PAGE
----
10 Tips for College Students Looking for a Job in a Tough Market
Know what it takes. Different fields have different application requirements, and you need to know what those are for the field you are interested in. Do you need a résumé, a cover letter, a writing sample, a portfolio, etc.? You also need to know what these materials look like in your field and which skills and experiences you need to emphasize. A legal résumé is different, both in form and content, from a management résumé, which is different from a marketing résumé. Don't have a clue? Try to arrange an informational interview with a professional in the field to which you aspire to learn what it takes.
2. Perfect your application materials. Always have your application materials reviewed by someone who is a better editor than you are.After polishing and massaging your résumé 100 times, you are probably too close to see the nits that need to be picked. Have your materials reviewed again whenever you make revisions or add updates. Don't know any good editors? If you are in school, try your career services office.
3. Activate your network. Tell everyone you know what type of job you are looking for. There is no sin in looking for employment, so you need to get everyone in your network working for you. While your hair stylist is not a lawyer or a management consultant, he or she may know one. Follow up every lead you are given; you never know who knows the person who can get you the job you want.
Star Tip. If you have a professor who has worked in industry or does extra work in the field you're considering, make sure to invite him or her to use their contacts on your behalf. Often, even an informal recommendation from a professor can open doors. Extra-Pointer. If a parent, family friend, older brother or sister, or employer of yours works in the field you want to go into, enlist their help, too. You never know who has the contacts that count.
5. Join a professional organization. Most occupations, from restaurant professionals to engineers, have professional associations. Join one. (Many have student rates.) Attend meetings, go to seminars, and read the materials. Like an anthropologist, learn the language and customs of your field, the issues of the day, and identify the key players, so that when you land an interview, you will "speak the language" like a native.
6. Be patient and persistent. Set aside time every week to check for job postings, to do research on employers in your field, and to send out a manageable number of applications. It is probably not realistic to try to send out 20, letter-perfect, individually tailored applications in a weekend, so pace yourself. It is better to send five high-quality applications than 20 generic ones. Treat the job search as a marathon rather than a sprint. When you work on the job search regularly, rather than in fits and starts, it is easier to stay focused and to control the stress that inevitably accompanies the job search.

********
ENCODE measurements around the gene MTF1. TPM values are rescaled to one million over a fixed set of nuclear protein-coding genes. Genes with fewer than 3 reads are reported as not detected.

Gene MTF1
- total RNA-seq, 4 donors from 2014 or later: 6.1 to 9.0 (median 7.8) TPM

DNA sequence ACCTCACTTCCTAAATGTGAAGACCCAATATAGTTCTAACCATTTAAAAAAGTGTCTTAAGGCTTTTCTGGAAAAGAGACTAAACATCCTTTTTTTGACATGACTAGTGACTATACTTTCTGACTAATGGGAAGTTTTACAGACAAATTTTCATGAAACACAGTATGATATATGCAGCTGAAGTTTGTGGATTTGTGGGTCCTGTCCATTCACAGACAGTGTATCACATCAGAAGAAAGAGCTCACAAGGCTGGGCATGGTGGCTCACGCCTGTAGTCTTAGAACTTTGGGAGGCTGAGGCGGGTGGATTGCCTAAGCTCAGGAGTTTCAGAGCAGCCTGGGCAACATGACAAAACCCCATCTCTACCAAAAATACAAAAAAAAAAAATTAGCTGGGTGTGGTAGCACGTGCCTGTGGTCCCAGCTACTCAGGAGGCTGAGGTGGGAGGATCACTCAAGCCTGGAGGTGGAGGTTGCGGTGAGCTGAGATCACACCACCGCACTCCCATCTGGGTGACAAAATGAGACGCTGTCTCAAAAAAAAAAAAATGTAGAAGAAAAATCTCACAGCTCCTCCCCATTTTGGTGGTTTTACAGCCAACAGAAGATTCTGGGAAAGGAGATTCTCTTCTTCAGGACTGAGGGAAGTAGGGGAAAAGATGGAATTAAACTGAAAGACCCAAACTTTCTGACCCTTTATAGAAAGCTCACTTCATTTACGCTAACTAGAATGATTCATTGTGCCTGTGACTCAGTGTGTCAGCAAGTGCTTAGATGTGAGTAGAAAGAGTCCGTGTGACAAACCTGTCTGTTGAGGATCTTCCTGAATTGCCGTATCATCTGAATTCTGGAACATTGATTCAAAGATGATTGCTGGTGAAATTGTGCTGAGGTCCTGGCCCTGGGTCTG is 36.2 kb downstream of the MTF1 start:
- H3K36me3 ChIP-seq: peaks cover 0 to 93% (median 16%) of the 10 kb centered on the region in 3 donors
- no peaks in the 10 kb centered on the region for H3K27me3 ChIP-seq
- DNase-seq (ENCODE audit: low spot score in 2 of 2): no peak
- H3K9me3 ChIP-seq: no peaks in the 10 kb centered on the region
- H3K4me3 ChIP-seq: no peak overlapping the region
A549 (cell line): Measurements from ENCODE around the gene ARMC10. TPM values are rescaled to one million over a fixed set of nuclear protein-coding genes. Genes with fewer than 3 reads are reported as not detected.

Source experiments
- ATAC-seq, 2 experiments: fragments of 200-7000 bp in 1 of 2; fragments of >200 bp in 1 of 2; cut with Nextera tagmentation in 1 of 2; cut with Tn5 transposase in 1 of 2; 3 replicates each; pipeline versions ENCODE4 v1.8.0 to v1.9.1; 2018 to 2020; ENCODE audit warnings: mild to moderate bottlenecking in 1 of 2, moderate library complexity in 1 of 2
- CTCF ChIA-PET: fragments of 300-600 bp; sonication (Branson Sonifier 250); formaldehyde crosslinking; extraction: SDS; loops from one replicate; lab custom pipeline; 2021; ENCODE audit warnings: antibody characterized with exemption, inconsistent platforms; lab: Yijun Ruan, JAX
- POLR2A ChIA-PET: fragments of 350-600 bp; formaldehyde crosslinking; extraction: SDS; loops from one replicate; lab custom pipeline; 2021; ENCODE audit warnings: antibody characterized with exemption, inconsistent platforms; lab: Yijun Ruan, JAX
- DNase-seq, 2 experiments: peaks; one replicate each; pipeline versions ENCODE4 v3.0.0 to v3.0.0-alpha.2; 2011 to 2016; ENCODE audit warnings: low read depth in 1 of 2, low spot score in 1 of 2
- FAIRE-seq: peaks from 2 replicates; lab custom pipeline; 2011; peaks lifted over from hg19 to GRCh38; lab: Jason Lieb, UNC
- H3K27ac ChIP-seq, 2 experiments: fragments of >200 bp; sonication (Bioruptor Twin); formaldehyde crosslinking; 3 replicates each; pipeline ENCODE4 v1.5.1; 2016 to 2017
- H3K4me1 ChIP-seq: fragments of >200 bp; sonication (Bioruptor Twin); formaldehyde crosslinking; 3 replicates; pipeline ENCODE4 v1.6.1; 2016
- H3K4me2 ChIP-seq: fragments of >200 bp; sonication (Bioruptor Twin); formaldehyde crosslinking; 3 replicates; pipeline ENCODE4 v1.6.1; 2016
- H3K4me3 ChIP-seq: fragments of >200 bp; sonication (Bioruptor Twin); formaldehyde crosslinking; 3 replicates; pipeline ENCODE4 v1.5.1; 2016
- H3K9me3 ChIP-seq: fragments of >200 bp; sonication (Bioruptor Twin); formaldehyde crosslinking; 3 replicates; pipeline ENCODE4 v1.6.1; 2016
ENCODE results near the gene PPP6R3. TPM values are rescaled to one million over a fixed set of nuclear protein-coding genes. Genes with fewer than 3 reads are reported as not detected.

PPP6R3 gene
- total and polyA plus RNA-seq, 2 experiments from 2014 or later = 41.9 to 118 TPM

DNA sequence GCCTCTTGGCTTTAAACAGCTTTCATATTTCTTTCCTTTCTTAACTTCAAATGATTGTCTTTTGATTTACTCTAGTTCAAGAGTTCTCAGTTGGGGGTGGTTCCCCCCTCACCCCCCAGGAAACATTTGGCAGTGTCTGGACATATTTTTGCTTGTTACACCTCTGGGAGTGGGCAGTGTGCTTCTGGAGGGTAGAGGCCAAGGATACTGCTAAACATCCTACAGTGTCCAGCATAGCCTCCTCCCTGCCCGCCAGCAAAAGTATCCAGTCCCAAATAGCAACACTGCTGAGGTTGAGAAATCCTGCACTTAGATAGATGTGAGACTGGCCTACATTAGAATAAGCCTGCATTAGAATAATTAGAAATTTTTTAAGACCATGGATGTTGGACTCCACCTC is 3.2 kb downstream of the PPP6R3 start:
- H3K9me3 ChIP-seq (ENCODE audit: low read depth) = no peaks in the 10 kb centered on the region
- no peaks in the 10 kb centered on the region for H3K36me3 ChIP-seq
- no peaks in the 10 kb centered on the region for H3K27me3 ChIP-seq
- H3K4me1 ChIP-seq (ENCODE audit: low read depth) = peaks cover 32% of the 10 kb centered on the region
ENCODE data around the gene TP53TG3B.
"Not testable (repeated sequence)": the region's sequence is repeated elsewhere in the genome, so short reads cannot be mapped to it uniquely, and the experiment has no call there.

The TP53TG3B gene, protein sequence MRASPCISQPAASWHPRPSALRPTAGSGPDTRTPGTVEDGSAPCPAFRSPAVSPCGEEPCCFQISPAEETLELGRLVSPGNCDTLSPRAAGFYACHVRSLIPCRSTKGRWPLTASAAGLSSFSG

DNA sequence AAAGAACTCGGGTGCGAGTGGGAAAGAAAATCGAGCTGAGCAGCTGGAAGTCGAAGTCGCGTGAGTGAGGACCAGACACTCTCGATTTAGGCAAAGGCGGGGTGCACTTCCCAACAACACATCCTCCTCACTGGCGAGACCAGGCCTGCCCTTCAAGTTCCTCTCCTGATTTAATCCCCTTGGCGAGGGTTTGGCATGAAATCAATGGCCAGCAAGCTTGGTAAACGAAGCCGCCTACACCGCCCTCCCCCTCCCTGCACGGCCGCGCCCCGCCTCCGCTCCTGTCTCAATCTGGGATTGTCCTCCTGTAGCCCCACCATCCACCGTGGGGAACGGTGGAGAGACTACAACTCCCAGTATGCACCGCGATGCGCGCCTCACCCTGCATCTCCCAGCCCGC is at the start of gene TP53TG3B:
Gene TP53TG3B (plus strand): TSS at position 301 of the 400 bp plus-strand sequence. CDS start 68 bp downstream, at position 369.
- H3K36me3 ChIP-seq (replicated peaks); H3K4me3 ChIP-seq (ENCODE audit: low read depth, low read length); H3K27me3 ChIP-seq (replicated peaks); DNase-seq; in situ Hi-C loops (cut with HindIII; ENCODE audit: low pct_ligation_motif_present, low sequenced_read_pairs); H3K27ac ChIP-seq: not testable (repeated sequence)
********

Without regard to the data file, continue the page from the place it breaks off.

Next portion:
7. Don't treat an interview as an interrogation. If you are fortunate enough to land an interview, treat it as an opportunity to establish a professional relationship with the interviewer. Know the employer, and be prepared to ask intelligent questions. Engage with the interviewer, and do not be shy in letting the interviewer know how much you know about the employer and how much you want to work there. Be enthusiastic, not desperate. Extra-Pointer. It's always a good idea to do a little Web research before the interview on the company—and, when possible, on the individuals—that will be interviewing you. You'll make a much better impression when you know what the company is doing and how you might fit in.
8. Practice out loud. Try to anticipate the types of questions you will be asked, and practice your responses. If you lack experience or feel uncomfortable in interviews, find someone to do a mock interview with. Like any other skills, communication skills get better with practice. And though you may think you have a perfect answer in your head, you won't know it until you actually articulate it. In an interview, there is the answer you plan to give, the one you do give, and the one you wished you'd given. With practice, those three answers come together.
9. Make that first impression count. With everyone you meet at the employer, but especially with the interviewer, you want to make your first impression count. Stand up straight. Look the interviewer in the eye. Smile, and extend your hand for a firm, but not knuckle-crushing, handshake. (Again, these introductory behaviors can be practiced with your friends and family to polish your behavior and enhance your confidence.)
10. Be positive. Stay upbeat throughout the interview. Smile—it will register in your voice. Do not let the interviewer's facial expressions or tone of voice throw you off your game. Do not assume that a particular answer is "wrong" or that you have "blown it." Stay confident. If asked about a perceived negative, do not make excuses or provide elaborate explanations. Give it one sentence, and move on. Remember that there is no "perfect" candidate; just be the best you can be.
Find more tips and resources at www.get-a-job-now.net